As far as the toilet paper goes, I wish I knew that it was a luxury, that many restrooms, private or public, do not provide it. A quick Google search should tell you if wherever you're headed will require you to keep a roll on you. From previous experience, Hong Kong, Singapore, Japan, and Shanghai had toilet paper provided in all places, while Thailand and most places elsewhere in China do not.

8. Bring a travel first aid kit complete with any and all medications you'll need. I basically never leave the house without my little baggie of meds, so they're a must when I'm traveling. I keep band-aids, ibuprofen, allergy medication, and various topical ointments on me at all times. Trust me on this, you'll need them most when you don't bring them and when you're in a foreign country, you really don't want to happen.

9. The first thing I do after checking in at the hotel, even if it's at night, is buy a giant bottle of water. It seems unnecessary, but you're probably severely dehydrated from flying; plus, you'll need it the next day. Samuel hates this because I make him lug it around, but it's important to stay hydrated, people! I learned my lesson in Singapore when I had heat exhaustion, which was terrifying.

I certainly didn't know this prior to coming to China, but most countries do not have potable water, meaning that you can't drink from the tap. So when you go out, it's better to not drink the water restaurants provide unless it's from a sealed bottle.

10. Because phones and Internet might not always work when you're traveling, take a few moments to pin places in case you’re offline. What to pin? Your hotel, restaurants and cafés, attractions -- basically all the spots you might hit up. I have to admit, I don't do this often because I turn into the laziest sloth before a trip and can barely bring myself to back. I did, however, do this when we were in Berlin, and it was one of the smartest things I've done. I was able to walk around the city from pin to pin by following the compass. It's a good thing to have if you're in a pinch.

11. Some countries (ahem, China) block access to sites that you visit multiple times a day. Without a VPN, you'll quickly realize how boring the Internet really is. If you plan on browsing Instagram or watching your shows on Netflix while you're in China, you'll need a VPN to do so. Samuel and I use ExpressVPN, which, for the most part, has worked wonderfully. The Chinese government is constantly cracking down on VPN providers, so there are spans when ExpressVPN is not functional. Luckily, they have a full staff that works tireless to answer questions and fix whatever issues arise. Because of this, we like to keep other VPNs on our phones and computers so out Internet usage isn't halted due to one provider not working. Betternet VPN and Star VPN work really well, too.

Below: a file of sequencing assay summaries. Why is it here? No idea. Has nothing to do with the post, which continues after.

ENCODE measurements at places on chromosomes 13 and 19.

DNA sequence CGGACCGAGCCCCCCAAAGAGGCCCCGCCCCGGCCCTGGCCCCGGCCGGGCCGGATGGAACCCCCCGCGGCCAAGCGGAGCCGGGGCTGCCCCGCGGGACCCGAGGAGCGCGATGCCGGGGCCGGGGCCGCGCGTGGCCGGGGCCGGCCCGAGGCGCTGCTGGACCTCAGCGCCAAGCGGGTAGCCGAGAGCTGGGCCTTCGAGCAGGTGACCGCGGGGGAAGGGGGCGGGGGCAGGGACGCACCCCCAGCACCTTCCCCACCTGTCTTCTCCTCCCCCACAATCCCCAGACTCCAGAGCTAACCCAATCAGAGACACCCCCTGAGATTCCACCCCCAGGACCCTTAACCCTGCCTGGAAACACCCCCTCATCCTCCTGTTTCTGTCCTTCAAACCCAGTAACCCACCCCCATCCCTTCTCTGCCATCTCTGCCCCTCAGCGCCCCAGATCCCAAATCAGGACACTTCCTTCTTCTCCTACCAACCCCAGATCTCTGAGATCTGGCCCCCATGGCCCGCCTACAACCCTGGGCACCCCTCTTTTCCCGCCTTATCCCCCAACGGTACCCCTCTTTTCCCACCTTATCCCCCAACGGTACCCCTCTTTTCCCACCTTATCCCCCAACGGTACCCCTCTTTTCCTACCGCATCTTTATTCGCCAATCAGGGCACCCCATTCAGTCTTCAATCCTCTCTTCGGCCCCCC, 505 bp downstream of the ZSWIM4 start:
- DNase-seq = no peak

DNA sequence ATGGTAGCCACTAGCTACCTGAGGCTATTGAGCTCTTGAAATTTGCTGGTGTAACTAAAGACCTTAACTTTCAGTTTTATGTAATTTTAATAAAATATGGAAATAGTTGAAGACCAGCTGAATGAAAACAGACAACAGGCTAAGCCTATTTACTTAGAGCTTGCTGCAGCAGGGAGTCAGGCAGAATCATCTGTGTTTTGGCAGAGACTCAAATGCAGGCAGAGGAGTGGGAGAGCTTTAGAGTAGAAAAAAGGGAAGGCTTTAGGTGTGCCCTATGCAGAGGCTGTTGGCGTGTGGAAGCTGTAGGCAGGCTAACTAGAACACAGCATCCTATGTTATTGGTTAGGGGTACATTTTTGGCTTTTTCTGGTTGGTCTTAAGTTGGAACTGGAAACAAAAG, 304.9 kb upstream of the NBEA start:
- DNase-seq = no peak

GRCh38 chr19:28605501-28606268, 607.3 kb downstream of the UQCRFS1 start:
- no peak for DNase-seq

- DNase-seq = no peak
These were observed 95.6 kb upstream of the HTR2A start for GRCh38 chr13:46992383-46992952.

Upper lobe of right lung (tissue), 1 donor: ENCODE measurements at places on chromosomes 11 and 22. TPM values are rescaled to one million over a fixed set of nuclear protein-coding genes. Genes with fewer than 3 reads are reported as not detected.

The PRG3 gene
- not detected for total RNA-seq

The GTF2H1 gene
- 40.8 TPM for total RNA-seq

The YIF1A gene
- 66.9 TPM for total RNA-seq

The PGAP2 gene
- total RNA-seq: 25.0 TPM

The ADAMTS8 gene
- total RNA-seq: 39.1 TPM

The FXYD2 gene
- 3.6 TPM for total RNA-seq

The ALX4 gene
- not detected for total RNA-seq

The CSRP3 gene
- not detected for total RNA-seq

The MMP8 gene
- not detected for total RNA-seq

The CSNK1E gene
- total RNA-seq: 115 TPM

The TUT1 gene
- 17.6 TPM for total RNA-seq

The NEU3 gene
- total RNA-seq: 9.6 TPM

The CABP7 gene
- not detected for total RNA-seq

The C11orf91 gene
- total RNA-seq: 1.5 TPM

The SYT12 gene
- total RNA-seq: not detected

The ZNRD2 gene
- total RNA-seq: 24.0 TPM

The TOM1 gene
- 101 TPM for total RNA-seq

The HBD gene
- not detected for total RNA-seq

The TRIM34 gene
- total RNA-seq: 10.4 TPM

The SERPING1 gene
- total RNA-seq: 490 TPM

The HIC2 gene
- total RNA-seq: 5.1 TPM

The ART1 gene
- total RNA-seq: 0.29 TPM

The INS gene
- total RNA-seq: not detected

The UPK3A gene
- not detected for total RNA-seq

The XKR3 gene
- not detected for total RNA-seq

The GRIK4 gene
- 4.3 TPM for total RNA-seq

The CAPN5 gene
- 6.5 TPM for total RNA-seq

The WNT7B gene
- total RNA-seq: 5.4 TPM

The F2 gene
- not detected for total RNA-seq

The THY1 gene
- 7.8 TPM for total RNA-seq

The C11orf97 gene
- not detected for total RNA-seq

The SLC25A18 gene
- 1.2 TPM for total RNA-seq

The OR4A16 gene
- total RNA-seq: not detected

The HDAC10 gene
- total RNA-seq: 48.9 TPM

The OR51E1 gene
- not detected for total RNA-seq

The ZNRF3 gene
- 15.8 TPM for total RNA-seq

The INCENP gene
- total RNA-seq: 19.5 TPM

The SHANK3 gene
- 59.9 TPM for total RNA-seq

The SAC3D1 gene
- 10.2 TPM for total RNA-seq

12. Download shows and movies on Netflix to kill time at the airport. The entertainment selection of flights can be non-existent or flat-out underwhelming, so it's handy to have your own entertainment to pass time. A bonus tip, if you use a VPN and browse Netflix, there are hundreds of additional titles at your fingertips. Because VPNs bounce your connection to various remote servers, it opens up many more movies and shows that might not be available to you in your home country. Amazing, right?

12. Pack snacks, food, and water for the plane. It's actually one of my worst nightmares to be stuck in the air with no food. I cannot stress how awful it is to be hungry in an airplane. Sure, I could always purchase a meal or snacks, but often times than not, they don't have a great selection for my picky palette. And for some unusual reason, I automatically get hungry the second I pass through TSA. Because of this, I can usually be found with enough food to feed the entire plane. I also like to bring along my HydroFlask to fill up before I head to my gate. I used to wait until after security to stock up on food and water, but if you travel as much as I do, that adds up fast. It's simply not fiscally responsible to spend double or triple on the same food that you can bring yourself. Additionally, restaurants and stores in the airport aren't open 24/7, as I've regrettably learned. So to avoid any unpleasant surprises, I like to be over-prepared when it comes to nourishment.

13. Samuel had the genius idea to pack a pair of slippers from our hotel on our flight back from Amsterdam, and we have been doing this ever since. Basically, if the flight is over 4 hours, we bring disposable slippers. It truly enhances your comfort level on an already-uncomfortable flight. Try it on your next long-haul flight and you'll thank me!